The Story of Richard Archbold’s Expeditions, Conclusion

Richard Archbold (right) and his pilot Russel Rogers board NC777 at Rose Bay, Sydney, Australia 3 June 1939, to begin the survey flight from Australia to South Africa. Photo credit: Geoff Goodall collection.

Authors: Joe Gentili and Fred Lohrer

Four earlier articles (7/8/20, 8/19/20, 3/10/21, 6/16/2021) were published in the Highlands News-Sun and this is Part 5 of that series.

The legacy of the Archbold Expeditions is ongoing nearly 90 years after Richard Archbold, founder of Archbold Biological Station in Highlands County, first commenced his explorations in the South Pacific. Thousands of specimens were collected, many hundreds of photographs were taken, and hundreds more scientific publications were produced to summarize what has been discovered. These materials continue to be studied well into the 21st century and inform scientific inquiries right up until the present day.

Archbold Librarian Emeritus Fred Lohrer described the legacy of Richard Archbold’s expeditions as follows, “The first three Archbold Expeditions to New Guinea were notable for their geographic scope, meticulous preparation, and support by airplanes on the second and third expeditions. The Archbold Expeditions after World War II were less ambitious in scope and did not use airplanes. Nonetheless, the combined results of the Archbold Expeditions to New Guinea, Australia, and Sulawesi were remarkable for the great number of specimens of plants, invertebrates, and vertebrates they collected, and for the detailed ecological and geographical information, and photographs that accompanied the specimens. These collections included many new species in almost all taxa collected. Collections and activities of the Archbold Expeditions to New Guinea, Australia, and Sulawesi contributed entirely, or substantially, to 127 scientific publications in botany, 60 about invertebrates, and 135 about vertebrates.”

Dr. Bruce Beeler spent many years studying the birds of New Guinea. When he was asked by Archbold Librarian Joe Gentili about the legacy of Richard Archbold’s expeditions Beeler said, “I visited Lake Habbema in 1981, when it was still accessible only by foot traffic. Of course, now one can drive! I spent 6 days camped on the west margin lake. I found the (original) Archbold camp, on a small rise overlooking the north side of the lake on my hike back to Wamena via the Bele (Ibele) valley…I felt a very special feeling being at that spot! The 3rd Archbold Expedition was their greatest, no doubt. Besides all the novel species of plants and birds and other taxa, the transect they cut from the Idenburg River south across two mountain ranges and of course discovering the Grand Valley of the Balim, was stupendous…Lake Habbema is one of the most beautiful spots in all of beautiful New Guinea, with the open gladelike environs at high elevation, and the vistas of the complex lake and the great massif of Puncak Trikora (Mt. Wilhelmina) to the south… where they discovered the Snow Robins up on the rocky scree–the highest-living songbird in New Guinea.”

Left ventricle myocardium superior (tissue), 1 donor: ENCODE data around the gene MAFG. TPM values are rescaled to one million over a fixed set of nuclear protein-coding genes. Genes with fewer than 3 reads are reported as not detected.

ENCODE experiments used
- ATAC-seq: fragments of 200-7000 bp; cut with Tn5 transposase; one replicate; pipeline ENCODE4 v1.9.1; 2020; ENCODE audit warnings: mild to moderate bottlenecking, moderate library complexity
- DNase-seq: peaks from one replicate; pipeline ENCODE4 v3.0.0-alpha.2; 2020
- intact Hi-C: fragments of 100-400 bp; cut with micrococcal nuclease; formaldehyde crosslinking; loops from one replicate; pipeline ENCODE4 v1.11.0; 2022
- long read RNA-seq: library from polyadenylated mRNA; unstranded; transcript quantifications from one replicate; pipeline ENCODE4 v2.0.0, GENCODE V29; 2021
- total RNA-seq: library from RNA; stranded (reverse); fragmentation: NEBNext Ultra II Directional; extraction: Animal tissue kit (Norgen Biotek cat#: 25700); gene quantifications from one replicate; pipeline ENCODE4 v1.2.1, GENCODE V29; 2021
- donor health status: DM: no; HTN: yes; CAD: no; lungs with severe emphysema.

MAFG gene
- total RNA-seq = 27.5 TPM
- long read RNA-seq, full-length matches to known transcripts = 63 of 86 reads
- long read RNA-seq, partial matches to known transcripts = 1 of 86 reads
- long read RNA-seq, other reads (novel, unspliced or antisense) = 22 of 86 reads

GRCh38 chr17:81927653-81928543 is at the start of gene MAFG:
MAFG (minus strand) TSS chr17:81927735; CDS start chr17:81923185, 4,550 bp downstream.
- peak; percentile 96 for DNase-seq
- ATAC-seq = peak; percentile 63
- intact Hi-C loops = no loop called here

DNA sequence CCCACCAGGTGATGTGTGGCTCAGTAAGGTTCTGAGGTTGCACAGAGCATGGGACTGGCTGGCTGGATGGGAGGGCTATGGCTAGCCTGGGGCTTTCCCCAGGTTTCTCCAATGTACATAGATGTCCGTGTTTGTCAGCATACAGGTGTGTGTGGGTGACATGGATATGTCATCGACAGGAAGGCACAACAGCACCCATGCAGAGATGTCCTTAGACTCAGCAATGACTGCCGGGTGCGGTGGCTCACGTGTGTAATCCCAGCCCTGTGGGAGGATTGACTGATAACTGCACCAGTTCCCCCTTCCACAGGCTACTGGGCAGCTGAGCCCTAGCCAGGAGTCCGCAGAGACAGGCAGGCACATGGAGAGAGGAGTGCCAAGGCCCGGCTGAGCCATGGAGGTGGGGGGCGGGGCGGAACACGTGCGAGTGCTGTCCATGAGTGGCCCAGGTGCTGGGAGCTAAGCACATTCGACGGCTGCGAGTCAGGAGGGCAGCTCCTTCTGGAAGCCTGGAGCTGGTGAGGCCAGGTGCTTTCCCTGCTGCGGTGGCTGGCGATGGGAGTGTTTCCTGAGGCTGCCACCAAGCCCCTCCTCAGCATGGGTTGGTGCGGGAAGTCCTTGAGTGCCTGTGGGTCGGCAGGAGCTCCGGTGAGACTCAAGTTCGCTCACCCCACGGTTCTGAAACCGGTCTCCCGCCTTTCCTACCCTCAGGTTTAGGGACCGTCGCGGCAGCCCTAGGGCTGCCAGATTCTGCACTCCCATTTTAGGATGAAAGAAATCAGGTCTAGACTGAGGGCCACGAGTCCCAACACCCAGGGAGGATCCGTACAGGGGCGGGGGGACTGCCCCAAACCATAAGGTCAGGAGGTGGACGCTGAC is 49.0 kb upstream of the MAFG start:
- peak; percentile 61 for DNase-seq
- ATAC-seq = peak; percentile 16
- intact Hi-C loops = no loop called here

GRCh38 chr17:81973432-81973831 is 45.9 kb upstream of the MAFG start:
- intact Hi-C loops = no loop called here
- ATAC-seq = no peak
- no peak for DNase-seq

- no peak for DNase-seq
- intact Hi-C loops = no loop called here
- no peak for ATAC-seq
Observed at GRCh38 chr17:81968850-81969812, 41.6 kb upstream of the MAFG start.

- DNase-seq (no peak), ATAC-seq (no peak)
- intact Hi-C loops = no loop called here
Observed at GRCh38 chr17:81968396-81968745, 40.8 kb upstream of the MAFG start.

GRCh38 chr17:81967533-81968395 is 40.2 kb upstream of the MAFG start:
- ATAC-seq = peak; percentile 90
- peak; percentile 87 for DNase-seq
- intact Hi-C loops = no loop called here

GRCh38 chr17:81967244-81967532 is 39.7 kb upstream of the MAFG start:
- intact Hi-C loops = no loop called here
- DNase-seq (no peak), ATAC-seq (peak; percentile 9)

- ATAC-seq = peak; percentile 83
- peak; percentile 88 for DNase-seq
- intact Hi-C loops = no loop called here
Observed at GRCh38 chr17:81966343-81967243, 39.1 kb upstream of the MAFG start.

‘The Archbold Collections at the American Museum of Natural History, 1928-1980’ is the official designation given to the total materials from all the Archbold Expeditions, housed at the Museum. Richard Archbold was a Fellow of the American Museum of Natural History, and his expeditions were sponsored in conjunction with the Museum. According to the Museum, the collection “is comprised of material that documents the expeditionary fieldwork of Richard Archbold and the Archbold Expeditions. It is housed within the AMNH Department of Mammalogy Archive, and encompasses a variety of formats, including photographs, slides, film, scrapbooks, correspondence, financial records, and field documentation such as catalogs, specimen lists, field notes and journals. These describe both the day-to-day activities of the expedition participants as well as the study of the scientific collections.” In total these materials comprise 56 linear feet of archive space.

Housed at the American Museum of Natural History, the specimens and expedition collections are actively used by museum scholars to the present day. In addition to work done by Dr. Lauren Oliver on the frogs of New Guinea (mentioned earlier in part 2 of this series), further work was conducted in 2014 in the mountains of New Guinea. According to an American Museum of Natural History article, “[Researchers] returned yesterday from their satellite camp at 8,200 feet (2,500 meters) elevation and reported species not found here at 5,900 feet (1,800 meters). This is typical for montane faunas, where species drop in and out according to their elevational requirements. Comparing the picture today with data collected in historic expeditions like the Museum’s Archbold Expeditions (a series of seven expeditions to New Guinea conducted between 1933 and 1964) can give us insight into the possible effects of climate change in the tropics. For example, we know that the highest peaks of Papua New Guinea were once topped with glaciers that have disappeared in recent times.”

Richard Archbold’s legacy lives on in tangible ways here in Venus, Florida as well. There are several individuals like Fred Lohrer who knew Richard Archbold while he was still alive. These people continue his legacy through the stories they tell about his life. This living connection to Archbold is an invaluable resource when one wants to learn more about this fascinating individual, and the explorations he led and sponsored.

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